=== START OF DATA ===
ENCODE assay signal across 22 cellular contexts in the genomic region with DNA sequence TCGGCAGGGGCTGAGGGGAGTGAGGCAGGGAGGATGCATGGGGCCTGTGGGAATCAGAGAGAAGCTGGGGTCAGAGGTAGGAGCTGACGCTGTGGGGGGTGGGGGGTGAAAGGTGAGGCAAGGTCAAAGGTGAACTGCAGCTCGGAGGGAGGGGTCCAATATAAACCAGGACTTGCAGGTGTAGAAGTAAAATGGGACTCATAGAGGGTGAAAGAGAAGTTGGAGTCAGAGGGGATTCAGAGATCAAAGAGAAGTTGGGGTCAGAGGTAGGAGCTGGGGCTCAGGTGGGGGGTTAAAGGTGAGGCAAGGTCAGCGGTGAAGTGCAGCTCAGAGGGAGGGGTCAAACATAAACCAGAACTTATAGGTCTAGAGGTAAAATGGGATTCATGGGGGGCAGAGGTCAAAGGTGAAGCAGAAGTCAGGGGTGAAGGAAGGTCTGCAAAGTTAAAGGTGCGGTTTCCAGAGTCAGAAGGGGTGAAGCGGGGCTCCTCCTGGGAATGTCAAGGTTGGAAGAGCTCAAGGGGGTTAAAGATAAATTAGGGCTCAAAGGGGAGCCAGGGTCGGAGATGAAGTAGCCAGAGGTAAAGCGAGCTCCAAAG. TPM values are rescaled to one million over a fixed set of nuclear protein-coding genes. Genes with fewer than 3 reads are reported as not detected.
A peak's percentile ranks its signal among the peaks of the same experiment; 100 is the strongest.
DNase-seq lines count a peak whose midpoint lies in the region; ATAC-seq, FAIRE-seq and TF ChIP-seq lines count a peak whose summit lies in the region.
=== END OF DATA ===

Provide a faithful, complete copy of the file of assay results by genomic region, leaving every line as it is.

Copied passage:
ENCODE assay signal across 22 cellular contexts in the genomic region with DNA sequence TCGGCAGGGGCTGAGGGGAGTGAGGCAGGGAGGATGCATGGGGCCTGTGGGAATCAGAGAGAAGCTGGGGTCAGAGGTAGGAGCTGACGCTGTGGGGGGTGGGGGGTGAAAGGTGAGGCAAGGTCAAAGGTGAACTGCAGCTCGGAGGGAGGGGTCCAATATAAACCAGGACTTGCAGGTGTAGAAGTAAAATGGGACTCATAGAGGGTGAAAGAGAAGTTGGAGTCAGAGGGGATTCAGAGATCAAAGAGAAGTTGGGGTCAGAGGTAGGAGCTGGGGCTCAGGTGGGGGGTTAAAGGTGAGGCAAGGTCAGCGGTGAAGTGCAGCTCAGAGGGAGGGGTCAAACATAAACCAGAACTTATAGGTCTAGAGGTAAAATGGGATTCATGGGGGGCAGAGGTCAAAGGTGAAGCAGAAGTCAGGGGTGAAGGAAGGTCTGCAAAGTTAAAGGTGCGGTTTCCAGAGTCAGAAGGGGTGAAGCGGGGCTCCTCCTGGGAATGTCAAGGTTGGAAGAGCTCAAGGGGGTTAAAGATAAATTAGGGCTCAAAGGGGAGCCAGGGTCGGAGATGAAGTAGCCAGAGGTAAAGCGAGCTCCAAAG. TPM values are rescaled to one million over a fixed set of nuclear protein-coding genes. Genes with fewer than 3 reads are reported as not detected.
A peak's percentile ranks its signal among the peaks of the same experiment; 100 is the strongest.
DNase-seq lines count a peak whose midpoint lies in the region; ATAC-seq, FAIRE-seq and TF ChIP-seq lines count a peak whose summit lies in the region.